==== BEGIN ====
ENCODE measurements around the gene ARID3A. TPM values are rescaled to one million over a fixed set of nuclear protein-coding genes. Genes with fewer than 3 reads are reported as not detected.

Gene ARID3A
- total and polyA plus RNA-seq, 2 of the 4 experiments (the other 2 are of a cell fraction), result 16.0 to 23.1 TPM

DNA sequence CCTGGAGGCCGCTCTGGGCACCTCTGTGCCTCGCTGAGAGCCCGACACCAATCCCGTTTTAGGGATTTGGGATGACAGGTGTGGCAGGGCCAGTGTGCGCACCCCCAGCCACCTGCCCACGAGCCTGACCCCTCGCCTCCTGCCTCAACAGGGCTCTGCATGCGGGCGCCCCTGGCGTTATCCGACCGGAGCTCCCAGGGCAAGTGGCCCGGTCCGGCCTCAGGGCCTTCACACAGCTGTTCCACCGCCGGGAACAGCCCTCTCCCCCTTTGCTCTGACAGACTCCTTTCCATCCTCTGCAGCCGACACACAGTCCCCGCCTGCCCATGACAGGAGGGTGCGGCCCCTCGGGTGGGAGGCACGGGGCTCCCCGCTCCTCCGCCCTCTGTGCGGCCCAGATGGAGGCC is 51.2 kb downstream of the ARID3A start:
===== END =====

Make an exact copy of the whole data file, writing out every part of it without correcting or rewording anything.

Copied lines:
ENCODE measurements around the gene ARID3A. TPM values are rescaled to one million over a fixed set of nuclear protein-coding genes. Genes with fewer than 3 reads are reported as not detected.

Gene ARID3A
- total and polyA plus RNA-seq, 2 of the 4 experiments (the other 2 are of a cell fraction), result 16.0 to 23.1 TPM

DNA sequence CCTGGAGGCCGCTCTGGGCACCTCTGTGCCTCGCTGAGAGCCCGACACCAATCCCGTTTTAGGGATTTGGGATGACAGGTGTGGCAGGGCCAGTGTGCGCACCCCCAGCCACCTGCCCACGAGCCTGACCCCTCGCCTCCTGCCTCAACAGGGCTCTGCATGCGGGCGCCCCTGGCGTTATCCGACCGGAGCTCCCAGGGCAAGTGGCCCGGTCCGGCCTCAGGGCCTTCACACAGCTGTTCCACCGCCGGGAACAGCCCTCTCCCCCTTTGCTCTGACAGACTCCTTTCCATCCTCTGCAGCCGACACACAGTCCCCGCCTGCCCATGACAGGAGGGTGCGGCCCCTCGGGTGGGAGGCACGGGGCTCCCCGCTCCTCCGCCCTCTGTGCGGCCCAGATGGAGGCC is 51.2 kb downstream of the ARID3A start: